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Liebelei (1933)

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Vienna in the beginning of the twentieth century. Cavalry Lieutenant Fritz Lobheimer is about to end his affair with Baroness Eggerdorff when he meets the young Christine, the daughter of ... See full summary »


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Title: Liebelei (1933)

Liebelei (1933) on IMDb 7.8/10

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Complete credited cast:
Paul Hörbiger ...
Der alte Weyring - Kammermusiker
Magda Schneider ...
Luise Ullrich ...
Mizzi Schlager
Gustaf Gründgens ...
Olga Tschechowa ...
Carl Esmond ...
Oberleutnant Theo Kaiser (as Willi Eichberger)
Wolfgang Liebeneiner ...
Paul Otto ...
Major v. Eggersdorff


Vienna in the beginning of the twentieth century. Cavalry Lieutenant Fritz Lobheimer is about to end his affair with Baroness Eggerdorff when he meets the young Christine, the daughter of an opera violinist. Baron Eggerdorff however soon hears of his past misfortune... Written by Vincent Merlaud <>

Plot Summary | Add Synopsis


Drama | Romance





Release Date:

27 February 1936 (USA)  »

Also Known As:

Liebelei  »

Filming Locations:


Company Credits

Show detailed on  »

Technical Specs


Sound Mix:


Aspect Ratio:

1.37 : 1
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Did You Know?


Referenced in Max par Marcel (2009) See more »

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User Reviews

1 March 1999 | by (Amsterdam, The Netherlands) – See all my reviews

Some films cannot be sufficiently qualified by superlatives, and this superb, tranquil, poetic masterpiece is one of them. This film is not just to be watched and enjoyed, but to be felt with all the senses.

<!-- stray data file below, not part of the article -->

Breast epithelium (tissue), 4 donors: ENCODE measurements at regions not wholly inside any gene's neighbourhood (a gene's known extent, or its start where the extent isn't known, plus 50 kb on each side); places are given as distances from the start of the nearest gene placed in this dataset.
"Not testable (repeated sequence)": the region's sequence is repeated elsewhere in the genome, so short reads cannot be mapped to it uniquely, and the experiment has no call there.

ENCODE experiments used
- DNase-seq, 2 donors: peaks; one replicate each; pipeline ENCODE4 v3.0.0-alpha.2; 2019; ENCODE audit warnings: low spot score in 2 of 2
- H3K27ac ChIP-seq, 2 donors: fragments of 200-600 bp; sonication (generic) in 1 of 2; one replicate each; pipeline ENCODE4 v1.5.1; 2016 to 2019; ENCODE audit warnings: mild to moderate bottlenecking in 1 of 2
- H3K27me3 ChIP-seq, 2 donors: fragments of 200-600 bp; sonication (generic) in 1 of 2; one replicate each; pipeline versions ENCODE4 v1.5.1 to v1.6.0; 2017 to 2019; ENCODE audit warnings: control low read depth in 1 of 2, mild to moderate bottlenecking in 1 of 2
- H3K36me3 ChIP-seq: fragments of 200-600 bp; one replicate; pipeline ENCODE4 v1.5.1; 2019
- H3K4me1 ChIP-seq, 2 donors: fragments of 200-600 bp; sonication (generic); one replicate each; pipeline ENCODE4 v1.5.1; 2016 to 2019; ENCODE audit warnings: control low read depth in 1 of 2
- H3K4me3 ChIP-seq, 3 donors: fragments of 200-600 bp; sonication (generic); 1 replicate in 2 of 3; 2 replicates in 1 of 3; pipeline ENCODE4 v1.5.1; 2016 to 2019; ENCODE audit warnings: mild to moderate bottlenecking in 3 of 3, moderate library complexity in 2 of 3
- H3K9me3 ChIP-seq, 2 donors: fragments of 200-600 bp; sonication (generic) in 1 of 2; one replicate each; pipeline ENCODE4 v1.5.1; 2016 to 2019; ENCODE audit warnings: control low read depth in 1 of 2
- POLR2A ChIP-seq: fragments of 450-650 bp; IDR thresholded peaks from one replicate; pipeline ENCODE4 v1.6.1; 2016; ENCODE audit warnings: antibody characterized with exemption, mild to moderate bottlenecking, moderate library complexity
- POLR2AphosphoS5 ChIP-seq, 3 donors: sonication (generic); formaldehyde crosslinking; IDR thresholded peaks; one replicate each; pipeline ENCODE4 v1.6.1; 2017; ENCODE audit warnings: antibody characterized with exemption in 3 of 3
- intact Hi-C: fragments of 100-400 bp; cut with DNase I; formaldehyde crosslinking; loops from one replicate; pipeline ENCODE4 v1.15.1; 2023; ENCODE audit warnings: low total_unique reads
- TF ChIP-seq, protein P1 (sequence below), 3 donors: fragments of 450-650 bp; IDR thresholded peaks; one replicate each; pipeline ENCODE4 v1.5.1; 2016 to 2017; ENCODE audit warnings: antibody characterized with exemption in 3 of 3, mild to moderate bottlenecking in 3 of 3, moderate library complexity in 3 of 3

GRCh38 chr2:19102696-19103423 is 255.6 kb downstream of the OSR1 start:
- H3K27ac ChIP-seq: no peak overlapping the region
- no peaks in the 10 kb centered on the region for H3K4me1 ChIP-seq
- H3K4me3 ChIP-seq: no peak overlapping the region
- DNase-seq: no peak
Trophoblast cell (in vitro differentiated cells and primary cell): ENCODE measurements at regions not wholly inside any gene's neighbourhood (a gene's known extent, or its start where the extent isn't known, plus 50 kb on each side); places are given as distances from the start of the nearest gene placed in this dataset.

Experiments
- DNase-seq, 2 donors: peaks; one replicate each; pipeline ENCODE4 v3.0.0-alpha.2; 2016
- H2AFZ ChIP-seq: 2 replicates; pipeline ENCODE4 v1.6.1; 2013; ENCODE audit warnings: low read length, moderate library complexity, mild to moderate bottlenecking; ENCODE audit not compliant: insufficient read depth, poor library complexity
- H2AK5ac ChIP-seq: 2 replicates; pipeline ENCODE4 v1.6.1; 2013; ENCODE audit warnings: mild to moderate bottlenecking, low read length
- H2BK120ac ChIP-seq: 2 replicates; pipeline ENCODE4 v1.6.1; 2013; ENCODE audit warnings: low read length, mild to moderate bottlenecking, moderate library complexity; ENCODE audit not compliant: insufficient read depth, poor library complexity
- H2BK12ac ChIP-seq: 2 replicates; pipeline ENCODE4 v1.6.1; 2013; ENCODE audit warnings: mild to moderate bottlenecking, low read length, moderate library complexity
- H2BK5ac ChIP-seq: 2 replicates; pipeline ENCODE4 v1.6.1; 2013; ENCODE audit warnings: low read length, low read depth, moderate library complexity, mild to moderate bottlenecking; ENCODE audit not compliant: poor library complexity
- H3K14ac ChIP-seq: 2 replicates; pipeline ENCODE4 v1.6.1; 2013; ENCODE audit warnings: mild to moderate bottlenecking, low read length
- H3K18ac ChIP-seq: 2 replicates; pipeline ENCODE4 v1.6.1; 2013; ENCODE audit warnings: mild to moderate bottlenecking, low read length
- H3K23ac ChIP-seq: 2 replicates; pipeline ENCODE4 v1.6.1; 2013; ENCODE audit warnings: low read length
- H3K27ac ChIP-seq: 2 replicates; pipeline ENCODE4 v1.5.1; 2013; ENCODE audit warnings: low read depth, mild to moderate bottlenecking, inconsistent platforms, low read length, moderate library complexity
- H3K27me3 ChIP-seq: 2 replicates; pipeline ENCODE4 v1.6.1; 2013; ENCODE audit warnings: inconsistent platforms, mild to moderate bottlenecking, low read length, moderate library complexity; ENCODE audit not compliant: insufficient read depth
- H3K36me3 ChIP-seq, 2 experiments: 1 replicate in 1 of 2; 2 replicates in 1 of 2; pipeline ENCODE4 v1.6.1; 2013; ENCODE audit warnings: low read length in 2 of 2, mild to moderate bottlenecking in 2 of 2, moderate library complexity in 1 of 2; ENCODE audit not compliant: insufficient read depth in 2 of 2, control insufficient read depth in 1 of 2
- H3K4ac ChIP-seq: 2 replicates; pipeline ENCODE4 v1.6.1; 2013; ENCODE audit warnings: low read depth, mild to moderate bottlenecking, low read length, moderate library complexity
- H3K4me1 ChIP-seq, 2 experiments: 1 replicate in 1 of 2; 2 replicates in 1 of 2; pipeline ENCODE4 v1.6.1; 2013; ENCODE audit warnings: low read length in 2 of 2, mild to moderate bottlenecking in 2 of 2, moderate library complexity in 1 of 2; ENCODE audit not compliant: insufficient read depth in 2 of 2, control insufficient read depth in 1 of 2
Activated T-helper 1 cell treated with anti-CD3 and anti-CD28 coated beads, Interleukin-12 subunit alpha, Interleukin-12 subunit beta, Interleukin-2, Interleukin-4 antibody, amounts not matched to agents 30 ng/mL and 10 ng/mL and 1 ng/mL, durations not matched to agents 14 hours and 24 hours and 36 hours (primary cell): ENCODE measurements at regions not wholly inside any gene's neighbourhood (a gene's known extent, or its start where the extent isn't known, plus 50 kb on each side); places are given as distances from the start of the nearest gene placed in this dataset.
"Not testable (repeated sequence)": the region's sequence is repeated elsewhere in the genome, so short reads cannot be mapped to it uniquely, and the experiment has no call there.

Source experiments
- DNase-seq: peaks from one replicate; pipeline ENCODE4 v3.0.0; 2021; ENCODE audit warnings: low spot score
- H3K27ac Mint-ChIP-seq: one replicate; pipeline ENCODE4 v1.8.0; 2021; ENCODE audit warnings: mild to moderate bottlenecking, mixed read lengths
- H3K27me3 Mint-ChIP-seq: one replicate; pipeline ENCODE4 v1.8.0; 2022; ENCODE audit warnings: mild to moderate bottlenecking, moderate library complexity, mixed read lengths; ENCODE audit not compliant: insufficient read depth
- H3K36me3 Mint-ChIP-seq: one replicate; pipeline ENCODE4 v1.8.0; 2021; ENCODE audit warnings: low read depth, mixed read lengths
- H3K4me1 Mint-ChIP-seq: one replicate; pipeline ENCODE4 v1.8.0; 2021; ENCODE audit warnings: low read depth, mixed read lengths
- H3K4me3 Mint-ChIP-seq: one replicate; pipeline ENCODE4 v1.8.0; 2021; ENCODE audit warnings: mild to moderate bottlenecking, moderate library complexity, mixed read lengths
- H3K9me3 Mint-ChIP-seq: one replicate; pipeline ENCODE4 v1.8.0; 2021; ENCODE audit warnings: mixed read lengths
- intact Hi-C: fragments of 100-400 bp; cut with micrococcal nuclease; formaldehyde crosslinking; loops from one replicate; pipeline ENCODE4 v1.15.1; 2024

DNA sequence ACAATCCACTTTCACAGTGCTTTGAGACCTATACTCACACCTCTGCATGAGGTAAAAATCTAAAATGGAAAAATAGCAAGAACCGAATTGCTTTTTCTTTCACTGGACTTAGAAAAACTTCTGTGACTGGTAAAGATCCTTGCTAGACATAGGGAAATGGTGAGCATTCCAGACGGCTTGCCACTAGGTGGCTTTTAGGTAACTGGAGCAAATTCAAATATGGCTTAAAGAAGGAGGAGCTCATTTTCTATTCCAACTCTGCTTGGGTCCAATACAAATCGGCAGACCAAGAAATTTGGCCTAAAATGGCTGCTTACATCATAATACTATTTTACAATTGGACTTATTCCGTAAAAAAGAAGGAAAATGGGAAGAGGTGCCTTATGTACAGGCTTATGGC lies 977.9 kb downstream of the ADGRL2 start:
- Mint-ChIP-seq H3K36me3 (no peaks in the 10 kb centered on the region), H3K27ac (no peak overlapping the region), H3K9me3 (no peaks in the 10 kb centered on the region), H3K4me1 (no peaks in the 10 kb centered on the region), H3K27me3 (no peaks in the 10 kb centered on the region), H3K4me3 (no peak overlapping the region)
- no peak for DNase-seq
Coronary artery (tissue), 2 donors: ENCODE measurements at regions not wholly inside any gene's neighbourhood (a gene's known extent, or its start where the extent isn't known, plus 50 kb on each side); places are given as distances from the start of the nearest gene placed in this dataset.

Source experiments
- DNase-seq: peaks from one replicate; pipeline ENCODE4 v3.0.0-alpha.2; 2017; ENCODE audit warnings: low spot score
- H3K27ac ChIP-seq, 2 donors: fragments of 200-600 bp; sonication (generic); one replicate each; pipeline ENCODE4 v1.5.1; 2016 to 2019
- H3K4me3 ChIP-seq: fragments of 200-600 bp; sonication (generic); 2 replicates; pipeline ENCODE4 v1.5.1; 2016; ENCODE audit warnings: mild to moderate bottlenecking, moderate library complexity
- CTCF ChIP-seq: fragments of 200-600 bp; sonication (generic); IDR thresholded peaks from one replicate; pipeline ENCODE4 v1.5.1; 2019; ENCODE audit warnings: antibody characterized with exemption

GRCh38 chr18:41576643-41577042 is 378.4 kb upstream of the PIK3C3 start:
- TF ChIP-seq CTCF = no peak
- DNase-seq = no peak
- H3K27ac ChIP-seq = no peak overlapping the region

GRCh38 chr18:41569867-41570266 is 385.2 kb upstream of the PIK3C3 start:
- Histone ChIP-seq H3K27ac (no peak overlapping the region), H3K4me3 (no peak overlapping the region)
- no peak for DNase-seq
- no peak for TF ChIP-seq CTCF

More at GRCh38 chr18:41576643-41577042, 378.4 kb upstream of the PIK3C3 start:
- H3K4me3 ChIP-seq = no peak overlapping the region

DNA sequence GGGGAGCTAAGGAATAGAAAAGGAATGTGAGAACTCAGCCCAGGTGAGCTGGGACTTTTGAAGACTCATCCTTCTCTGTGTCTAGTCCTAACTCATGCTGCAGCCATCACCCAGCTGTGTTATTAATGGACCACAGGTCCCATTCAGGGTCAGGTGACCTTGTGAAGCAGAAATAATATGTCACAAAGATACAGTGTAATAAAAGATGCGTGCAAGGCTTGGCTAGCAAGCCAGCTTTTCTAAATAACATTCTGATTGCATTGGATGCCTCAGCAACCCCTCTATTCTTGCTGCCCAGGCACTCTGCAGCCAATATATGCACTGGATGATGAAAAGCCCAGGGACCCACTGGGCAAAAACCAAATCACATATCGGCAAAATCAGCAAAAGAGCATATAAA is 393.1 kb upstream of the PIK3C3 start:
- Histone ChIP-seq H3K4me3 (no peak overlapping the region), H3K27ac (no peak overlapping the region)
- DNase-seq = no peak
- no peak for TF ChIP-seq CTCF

Without ever becoming sentimental it tells a very moving love story, but there is a deeper meaning in it (of course already conceived by Arthur Schitzler). We see an artificial Vienna and rigid social rules, but what really is shown is a universal and timeless theme: misplaced (male) honour.

This "misplaced honour" is shown through various male characters, but the most devilish of them is Gustaf Gründgens (absolutely brilliant): was there ever a cigarette smoked as by Gründgens, concentrating all his anger and hate in his smoking. And here we have only one example of Ophüls' idea of letting the image speak: not by dialogue alone (sometimes unintelligible, but this is on purpose!), but by body and camera movement, lightning, editing, sets, the meaning of a scene is told.

This film is superb on all levels, but this is not the place to analyze further (and there are people who are much more capable to do that than I am). I just want to refer to the final sequence (starting with Beethoven's 5th): see how Ophüls, just by perfectly arranging Ullrich, Eichberger and Hörbiger opposite Schneider, gets an image that shows emotional desolation: the party is over, life is over (one must have seen the film to understand this remark) . This culminates in the long, extreme close up of Magda Schneider realizing and trying to come to terms with what has happened; one must have a heart of stone not to get tears into one's eyes or at least a lump in the throat, when seeing this scene. This scene was her moment of triumph; was she ever again as outstanding as in this scene?

Liebelei premiered after the Nazi take-over; it was banned, then - by popular demand - quickly showing was allowed again but only after the names of the jewish contributors were removed. It amazes to know that in 1945 it was banned by the Allies.

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